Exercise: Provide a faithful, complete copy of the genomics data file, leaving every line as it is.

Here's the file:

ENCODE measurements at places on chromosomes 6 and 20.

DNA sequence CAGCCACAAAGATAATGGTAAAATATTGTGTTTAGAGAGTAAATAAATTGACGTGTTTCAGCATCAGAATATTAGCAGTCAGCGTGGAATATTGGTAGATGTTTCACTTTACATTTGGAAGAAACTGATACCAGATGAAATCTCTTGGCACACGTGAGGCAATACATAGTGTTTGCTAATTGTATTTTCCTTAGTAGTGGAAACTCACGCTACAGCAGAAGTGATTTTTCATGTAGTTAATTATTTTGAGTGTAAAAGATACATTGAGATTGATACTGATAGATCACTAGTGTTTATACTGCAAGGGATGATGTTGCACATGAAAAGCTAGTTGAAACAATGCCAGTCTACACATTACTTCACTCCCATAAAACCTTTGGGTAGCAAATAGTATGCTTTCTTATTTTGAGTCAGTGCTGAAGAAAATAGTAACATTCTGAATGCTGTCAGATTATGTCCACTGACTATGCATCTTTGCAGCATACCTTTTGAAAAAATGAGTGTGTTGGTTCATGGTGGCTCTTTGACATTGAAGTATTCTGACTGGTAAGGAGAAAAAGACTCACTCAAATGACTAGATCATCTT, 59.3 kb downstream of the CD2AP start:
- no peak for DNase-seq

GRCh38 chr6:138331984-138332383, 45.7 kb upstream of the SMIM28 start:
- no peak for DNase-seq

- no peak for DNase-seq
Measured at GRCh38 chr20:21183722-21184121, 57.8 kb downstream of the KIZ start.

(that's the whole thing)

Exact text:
ENCODE measurements at places on chromosomes 6 and 20.

DNA sequence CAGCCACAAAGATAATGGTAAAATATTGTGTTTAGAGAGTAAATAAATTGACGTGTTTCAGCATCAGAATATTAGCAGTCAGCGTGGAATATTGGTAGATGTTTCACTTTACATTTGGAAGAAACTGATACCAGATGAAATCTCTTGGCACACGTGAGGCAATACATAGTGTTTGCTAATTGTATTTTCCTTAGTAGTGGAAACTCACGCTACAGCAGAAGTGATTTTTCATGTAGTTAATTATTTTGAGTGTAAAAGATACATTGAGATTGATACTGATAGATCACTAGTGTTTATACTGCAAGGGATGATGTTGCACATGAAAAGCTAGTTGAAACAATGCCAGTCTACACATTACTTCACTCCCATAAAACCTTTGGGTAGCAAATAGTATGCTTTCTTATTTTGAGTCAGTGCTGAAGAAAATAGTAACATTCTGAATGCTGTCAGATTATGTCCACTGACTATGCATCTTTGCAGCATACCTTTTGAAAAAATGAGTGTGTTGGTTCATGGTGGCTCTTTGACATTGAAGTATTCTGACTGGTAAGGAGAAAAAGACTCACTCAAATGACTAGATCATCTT, 59.3 kb downstream of the CD2AP start:
- no peak for DNase-seq

GRCh38 chr6:138331984-138332383, 45.7 kb upstream of the SMIM28 start:
- no peak for DNase-seq

- no peak for DNase-seq
Measured at GRCh38 chr20:21183722-21184121, 57.8 kb downstream of the KIZ start.